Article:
Looking In: Robert Frank's THE AMERICANS
San Francisco Museum of Modern Art, May 16-August 23, 2009
Metropolitan Museum, September 22-December 27, 2009
When Robert Frank’s photographs of the Eisenhower-era United States were first published in 1959, they outraged many and provided subversive delight to a few. But the few proved both prescient and influential. Within a few decades Frank’s suite of photographs, The Americans, came to be widely regarded as one of the most important photography books of the 20th century. A half-century later, Frank’s pictures have not lost their power to perplex and disturb.
Looking In: Robert Frank’s The Americans celebrates the book’s 50th anniversary by examining how and why it came to be created. Organized by the National Gallery, the exhibition traveled to the San Francisco Museum of Modern Art (where I saw it) before moving to the Met in New York this fall.
Frank emigrated to the United States from his native Switzerland in 1947. Only 23, he was already a highly trained photographer steeped in the modernist principles that dominated Swiss graphic design. Once in the U.S. he found his way to a series of powerful mentors, including Walker Evans, Harper’s Bazaar art director Alexey Brodovitch, and Edward Steichen, then a curator at the Museum of Modern Art. With their help he enjoyed some success as a commercial photographer and the beginnings of serious recognition as an artist.
Frank was something of a malcontent, however. He abandoned fashion work and traveled to Peru, London, Wales, and Paris, seeking more interesting photographic subjects. When seven of his pictures were included in Steichen’s wildly popular The Family of Man exhibition at MoMA, Frank was irked that Steichen’s vision favored accessibility over artistic challenge and emphasized overarching themes rather than individual artists.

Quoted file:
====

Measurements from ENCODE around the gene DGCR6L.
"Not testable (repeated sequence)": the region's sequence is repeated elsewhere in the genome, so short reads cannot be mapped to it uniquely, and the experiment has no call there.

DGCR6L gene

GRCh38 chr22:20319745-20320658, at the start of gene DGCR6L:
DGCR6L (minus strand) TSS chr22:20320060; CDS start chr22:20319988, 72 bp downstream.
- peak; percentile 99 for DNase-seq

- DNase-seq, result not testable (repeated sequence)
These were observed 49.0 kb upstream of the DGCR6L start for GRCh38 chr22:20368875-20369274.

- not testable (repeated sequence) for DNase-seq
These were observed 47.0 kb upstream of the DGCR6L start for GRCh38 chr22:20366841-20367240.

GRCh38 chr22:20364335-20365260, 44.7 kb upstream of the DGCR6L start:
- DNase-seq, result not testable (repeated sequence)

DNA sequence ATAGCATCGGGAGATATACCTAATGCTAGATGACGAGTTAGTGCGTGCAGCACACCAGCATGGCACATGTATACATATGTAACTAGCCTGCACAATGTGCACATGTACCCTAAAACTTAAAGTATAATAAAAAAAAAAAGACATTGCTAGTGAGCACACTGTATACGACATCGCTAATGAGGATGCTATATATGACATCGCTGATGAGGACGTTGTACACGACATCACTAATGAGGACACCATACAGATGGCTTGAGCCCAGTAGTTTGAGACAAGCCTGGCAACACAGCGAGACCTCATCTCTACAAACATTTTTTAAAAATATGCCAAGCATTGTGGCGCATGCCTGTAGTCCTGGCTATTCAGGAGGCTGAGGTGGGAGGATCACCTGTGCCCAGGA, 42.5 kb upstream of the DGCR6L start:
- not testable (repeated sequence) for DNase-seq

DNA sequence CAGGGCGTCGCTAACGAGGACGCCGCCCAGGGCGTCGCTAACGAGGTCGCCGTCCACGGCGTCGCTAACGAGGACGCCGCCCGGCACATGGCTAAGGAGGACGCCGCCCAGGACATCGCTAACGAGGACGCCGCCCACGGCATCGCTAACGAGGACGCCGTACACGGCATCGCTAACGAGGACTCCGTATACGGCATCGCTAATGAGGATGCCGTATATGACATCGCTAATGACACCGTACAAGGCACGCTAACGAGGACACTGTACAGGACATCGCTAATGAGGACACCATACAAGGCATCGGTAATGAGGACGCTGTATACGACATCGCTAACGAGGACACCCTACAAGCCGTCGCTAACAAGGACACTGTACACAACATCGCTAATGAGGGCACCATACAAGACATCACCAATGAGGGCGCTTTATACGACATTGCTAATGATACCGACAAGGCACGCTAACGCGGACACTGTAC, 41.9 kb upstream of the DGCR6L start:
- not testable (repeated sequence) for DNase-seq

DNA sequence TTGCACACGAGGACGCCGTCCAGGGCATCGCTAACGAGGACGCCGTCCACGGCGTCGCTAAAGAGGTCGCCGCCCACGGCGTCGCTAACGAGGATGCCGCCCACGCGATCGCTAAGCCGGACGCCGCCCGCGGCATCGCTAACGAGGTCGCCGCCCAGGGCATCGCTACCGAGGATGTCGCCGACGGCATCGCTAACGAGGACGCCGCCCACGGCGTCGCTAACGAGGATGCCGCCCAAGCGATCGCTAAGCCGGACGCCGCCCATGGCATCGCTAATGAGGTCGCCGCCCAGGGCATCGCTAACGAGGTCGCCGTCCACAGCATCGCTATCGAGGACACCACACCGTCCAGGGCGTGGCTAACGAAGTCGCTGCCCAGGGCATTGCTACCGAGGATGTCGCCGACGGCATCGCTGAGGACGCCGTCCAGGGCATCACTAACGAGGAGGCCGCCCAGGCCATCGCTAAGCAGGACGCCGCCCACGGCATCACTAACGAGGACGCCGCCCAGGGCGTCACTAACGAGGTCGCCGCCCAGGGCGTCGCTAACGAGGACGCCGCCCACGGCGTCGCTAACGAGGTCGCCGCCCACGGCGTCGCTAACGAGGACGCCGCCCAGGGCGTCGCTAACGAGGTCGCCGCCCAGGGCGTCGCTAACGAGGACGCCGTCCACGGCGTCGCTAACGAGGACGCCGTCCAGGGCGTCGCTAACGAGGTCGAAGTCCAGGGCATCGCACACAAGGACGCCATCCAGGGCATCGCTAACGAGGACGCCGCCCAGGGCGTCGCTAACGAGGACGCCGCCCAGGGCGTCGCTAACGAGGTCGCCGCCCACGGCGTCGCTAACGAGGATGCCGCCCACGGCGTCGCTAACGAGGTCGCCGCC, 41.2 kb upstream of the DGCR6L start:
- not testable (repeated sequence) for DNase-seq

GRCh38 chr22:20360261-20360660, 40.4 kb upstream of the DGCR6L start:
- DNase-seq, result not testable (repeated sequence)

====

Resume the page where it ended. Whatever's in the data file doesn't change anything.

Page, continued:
In 1955 and again in 1956 Frank, with a big assist from Evans (documented in letters that are part of the Looking In exhibition), successfully applied for Guggenheim grants to fund cross-country trips examining “the kind of civilization born here and spreading elsewhere.” The result was The Americans.
Although the book excited controversy when it first appeared, it came to be recognized as a masterpiece once 1960s rebelliousness gained momentum. For Frank, the project's renown seems to have raised questions about its validity. He subsequently devoted much of his attention to films and performance art that made far fewer concessions to popular taste, even of the high-brow variety. Looking In concludes with a work that Frank made in 1989 in which a stack of The Americans work prints is drilled through, bound in wire, and crucified on a board.
But that came later. Looking In also presents some of Frank’s early work, including selections from several unpublished books of photographs and photographic suites that he put together in the late 1940s and early 1950s. We can see the young photographer stepping away from glossy technique in favor of the immediacy and movement of what’s come to be known as street photography, trying to make his pictures more expressive and personal. He was also experimenting with the impact one image has on another, with the way pictures can be juxtaposed to create resonances and overtones that are more profound than anything inside the edges of the individual image.
Frank took some 27,000 pictures during his Guggenheim-funded journeys around the U.S. The show offers several of his contact sheets, which reveal some of his most iconic photos emerging from what looks like almost random shooting. For example, one contact sheet reveals that Frank’s remarkable snap of a New Orleans trolley car, its passengers’ positions in the windows and expressions fortuitously echoing the social hierarchy, was a one-off captured while making a series of shots of passersby that yielded another striking image, “Canal Street,” of a peculiarly American, very lonely crowd.